We report the results of an analysis of raw material selection patterns in the assemblages from two Late Pliocene in situ archaeological localities in the Makaamitalu Basin (Hadar, Ethiopia). While the same local conglomerate was used as a raw material source for both archaeological occurrences, different selection criteria are identified. At A.L. 894, selection for quality is subtle and the clearest selection is against non-homogeneous raw materials. In the A.L. 666 assemblage, higher-quality raw materials were selected and some rare raw materials reached the locality from unknown sources. A comparison between the Makaamitalu and other Oldowan assemblages reveals an overall shift toward higher complexity of both selectivity and transport behaviors from ca. 2.0 Ma onward, contrasting a typo-technological conservatism that pertains until ∼1.6 Ma. It is hypothesized that an increase in complexity of behaviors related to raw material selection and acquisition involved changes in the intensity and fidelity of technological knowledge transmission.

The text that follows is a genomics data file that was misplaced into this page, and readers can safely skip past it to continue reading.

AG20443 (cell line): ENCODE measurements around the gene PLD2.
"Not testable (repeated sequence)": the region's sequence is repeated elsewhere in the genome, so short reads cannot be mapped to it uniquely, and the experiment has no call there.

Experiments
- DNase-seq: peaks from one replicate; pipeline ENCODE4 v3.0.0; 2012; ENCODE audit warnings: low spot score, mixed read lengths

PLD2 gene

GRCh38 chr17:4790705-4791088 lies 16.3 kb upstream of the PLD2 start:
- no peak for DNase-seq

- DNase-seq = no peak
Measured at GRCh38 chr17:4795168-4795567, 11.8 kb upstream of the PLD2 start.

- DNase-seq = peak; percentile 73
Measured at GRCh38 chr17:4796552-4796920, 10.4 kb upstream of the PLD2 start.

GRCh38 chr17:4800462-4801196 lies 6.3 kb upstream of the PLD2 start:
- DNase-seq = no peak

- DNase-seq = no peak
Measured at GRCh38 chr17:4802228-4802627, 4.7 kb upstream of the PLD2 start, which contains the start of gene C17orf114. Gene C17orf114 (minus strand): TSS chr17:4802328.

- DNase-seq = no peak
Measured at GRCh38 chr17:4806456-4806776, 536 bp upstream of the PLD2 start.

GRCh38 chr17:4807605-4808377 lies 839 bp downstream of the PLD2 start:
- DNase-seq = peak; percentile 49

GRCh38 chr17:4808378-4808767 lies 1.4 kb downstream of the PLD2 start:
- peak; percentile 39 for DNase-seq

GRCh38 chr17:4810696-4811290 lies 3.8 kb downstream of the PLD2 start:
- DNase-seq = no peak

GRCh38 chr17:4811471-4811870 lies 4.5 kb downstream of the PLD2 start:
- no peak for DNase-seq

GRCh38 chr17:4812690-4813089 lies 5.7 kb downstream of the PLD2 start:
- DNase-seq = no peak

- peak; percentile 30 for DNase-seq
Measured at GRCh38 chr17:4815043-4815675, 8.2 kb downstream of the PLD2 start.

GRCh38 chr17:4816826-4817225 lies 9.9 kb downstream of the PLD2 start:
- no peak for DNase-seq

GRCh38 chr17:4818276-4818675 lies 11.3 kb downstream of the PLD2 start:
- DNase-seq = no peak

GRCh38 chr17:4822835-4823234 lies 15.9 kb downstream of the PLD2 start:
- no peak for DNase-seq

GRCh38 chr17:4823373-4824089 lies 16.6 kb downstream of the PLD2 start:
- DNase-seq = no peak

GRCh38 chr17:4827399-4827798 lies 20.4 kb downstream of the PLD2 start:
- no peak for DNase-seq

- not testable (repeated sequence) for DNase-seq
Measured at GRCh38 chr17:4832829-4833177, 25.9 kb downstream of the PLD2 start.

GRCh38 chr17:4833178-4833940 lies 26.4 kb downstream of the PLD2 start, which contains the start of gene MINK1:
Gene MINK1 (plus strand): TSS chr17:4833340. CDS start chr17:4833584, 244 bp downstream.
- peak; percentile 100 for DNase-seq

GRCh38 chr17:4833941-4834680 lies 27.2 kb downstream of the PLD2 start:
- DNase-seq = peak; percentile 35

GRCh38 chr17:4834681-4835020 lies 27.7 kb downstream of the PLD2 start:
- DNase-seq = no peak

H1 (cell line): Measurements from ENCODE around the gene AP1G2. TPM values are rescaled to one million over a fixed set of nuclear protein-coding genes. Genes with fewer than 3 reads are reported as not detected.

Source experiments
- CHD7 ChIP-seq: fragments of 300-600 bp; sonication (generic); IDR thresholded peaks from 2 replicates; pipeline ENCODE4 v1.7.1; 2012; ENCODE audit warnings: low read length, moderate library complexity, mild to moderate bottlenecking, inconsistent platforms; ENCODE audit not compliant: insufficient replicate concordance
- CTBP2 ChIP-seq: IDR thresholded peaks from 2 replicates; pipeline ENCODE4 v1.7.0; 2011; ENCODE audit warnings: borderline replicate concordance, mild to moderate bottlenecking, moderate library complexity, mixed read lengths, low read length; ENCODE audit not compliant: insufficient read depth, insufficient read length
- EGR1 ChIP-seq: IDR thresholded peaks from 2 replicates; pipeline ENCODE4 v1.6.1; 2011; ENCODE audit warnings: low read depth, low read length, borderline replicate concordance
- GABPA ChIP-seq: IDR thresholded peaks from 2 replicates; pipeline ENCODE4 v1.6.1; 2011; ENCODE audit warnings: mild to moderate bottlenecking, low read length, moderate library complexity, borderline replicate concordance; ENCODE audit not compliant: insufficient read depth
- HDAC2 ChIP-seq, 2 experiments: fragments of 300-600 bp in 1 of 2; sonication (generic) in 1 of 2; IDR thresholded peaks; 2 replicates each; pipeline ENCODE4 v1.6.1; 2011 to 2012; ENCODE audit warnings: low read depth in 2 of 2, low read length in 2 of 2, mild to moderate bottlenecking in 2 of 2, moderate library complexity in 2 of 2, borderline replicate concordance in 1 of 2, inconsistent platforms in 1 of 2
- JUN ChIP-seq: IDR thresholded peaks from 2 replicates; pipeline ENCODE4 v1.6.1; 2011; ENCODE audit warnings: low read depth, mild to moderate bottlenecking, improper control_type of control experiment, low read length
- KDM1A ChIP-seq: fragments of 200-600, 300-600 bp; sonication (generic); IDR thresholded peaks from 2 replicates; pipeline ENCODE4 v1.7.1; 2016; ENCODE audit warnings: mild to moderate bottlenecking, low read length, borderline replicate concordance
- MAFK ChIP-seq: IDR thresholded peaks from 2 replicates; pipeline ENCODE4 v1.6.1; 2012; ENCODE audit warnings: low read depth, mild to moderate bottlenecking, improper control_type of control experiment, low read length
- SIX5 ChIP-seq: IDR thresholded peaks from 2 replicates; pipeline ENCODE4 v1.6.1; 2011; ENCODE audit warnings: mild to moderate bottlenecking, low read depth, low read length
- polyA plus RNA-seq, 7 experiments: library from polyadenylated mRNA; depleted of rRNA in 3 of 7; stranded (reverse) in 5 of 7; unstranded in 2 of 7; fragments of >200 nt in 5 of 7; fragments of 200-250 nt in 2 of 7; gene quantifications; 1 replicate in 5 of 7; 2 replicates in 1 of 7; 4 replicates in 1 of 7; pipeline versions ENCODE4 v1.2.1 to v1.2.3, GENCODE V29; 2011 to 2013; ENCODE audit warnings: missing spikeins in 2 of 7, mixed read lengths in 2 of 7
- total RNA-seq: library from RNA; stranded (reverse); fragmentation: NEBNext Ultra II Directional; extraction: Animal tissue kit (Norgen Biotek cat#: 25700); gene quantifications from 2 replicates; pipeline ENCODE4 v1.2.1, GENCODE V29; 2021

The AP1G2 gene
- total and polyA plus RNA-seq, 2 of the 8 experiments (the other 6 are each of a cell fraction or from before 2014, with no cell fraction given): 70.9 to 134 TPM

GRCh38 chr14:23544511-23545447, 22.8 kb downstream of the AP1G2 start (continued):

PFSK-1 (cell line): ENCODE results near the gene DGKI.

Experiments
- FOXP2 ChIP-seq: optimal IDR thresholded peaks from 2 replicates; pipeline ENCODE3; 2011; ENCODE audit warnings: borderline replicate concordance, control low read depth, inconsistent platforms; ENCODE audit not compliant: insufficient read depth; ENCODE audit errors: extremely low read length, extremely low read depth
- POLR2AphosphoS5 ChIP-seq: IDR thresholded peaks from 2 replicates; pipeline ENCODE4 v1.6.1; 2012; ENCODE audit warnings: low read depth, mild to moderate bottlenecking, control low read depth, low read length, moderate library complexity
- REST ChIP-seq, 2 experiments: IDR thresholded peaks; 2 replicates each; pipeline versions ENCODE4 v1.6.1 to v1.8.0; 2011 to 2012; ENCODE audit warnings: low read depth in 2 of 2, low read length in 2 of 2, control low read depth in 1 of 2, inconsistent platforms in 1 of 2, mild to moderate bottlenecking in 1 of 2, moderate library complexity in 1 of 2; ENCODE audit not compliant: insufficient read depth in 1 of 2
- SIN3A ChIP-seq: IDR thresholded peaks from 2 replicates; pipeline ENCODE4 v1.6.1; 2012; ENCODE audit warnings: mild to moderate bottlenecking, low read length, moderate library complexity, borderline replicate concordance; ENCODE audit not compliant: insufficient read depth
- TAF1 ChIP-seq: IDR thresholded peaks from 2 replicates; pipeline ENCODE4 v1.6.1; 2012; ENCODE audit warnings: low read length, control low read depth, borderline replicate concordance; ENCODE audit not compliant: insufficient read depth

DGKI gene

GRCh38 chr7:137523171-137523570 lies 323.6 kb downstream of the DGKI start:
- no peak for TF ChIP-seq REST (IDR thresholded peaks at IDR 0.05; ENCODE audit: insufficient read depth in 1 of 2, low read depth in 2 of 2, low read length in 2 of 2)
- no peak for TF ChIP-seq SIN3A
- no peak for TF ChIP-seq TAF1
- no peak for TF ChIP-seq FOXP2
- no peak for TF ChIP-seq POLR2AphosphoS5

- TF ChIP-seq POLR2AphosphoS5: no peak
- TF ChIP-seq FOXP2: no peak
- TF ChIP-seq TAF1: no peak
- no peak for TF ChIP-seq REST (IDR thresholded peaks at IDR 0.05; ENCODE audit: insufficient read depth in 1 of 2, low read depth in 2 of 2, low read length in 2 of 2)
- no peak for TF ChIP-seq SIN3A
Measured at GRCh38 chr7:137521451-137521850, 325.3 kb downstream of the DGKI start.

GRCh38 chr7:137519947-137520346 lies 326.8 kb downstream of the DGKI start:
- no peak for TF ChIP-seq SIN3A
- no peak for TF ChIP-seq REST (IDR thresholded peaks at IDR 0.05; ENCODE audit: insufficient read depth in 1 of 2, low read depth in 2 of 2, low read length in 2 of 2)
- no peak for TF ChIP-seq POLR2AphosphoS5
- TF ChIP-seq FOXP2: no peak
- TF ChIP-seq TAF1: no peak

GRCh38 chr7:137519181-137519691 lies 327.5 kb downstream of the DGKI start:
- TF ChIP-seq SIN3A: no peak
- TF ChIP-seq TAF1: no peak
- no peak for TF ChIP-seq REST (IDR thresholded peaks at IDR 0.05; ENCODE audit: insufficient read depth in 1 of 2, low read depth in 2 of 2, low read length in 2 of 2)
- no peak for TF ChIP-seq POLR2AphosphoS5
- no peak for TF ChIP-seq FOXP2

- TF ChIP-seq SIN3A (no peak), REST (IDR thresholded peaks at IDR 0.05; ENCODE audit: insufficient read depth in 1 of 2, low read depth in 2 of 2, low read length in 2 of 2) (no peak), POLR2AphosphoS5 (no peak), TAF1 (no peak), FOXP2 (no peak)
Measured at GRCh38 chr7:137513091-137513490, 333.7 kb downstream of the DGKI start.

Bibliographical noteFunding Information:
Fieldwork and laboratory work was carried out as part of the Hadar Research Project and was supported by the National Science Foundation (grant #BCS-0080378 to W. H. Kimbel and D. Johanson), the National Geographic Society (grant #7352-02 to E. Hovers), and grants to E. Hovers from the Leakey Foundation . We are grateful to the Institute of Human Origins for logistical help in this research. We thank the Ethiopian Authority for Research and Conservation of Cultural Heritage and the director and staff of the National Museum of Ethiopia in Addis Ababa for their help in carrying out this research. Thanks go to the Afar Regional Government and to the Afar people of the village of Eloha and the Hadar area, and especially to our field crew members, for their help and friendship.
- Land use
- Lithic raw material selectivity
- Makaamitalu Basin
- Raw material transport